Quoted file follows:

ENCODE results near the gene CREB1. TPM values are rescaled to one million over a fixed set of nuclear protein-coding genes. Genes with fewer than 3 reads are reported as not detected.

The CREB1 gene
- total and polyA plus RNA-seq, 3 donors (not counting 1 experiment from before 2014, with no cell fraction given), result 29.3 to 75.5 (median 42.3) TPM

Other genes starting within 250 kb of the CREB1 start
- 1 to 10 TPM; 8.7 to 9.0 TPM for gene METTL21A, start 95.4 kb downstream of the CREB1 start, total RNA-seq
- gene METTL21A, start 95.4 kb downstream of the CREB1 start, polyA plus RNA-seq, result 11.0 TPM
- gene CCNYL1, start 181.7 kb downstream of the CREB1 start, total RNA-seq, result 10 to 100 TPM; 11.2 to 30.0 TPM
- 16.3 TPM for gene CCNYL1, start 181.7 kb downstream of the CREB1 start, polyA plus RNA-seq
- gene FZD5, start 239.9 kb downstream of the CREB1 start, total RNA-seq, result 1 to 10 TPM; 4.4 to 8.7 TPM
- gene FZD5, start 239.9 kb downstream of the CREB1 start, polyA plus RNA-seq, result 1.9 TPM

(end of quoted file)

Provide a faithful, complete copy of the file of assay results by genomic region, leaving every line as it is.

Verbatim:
ENCODE results near the gene CREB1. TPM values are rescaled to one million over a fixed set of nuclear protein-coding genes. Genes with fewer than 3 reads are reported as not detected.

The CREB1 gene
- total and polyA plus RNA-seq, 3 donors (not counting 1 experiment from before 2014, with no cell fraction given), result 29.3 to 75.5 (median 42.3) TPM

Other genes starting within 250 kb of the CREB1 start
- 1 to 10 TPM; 8.7 to 9.0 TPM for gene METTL21A, start 95.4 kb downstream of the CREB1 start, total RNA-seq
- gene METTL21A, start 95.4 kb downstream of the CREB1 start, polyA plus RNA-seq, result 11.0 TPM
- gene CCNYL1, start 181.7 kb downstream of the CREB1 start, total RNA-seq, result 10 to 100 TPM; 11.2 to 30.0 TPM
- 16.3 TPM for gene CCNYL1, start 181.7 kb downstream of the CREB1 start, polyA plus RNA-seq
- gene FZD5, start 239.9 kb downstream of the CREB1 start, total RNA-seq, result 1 to 10 TPM; 4.4 to 8.7 TPM
- gene FZD5, start 239.9 kb downstream of the CREB1 start, polyA plus RNA-seq, result 1.9 TPM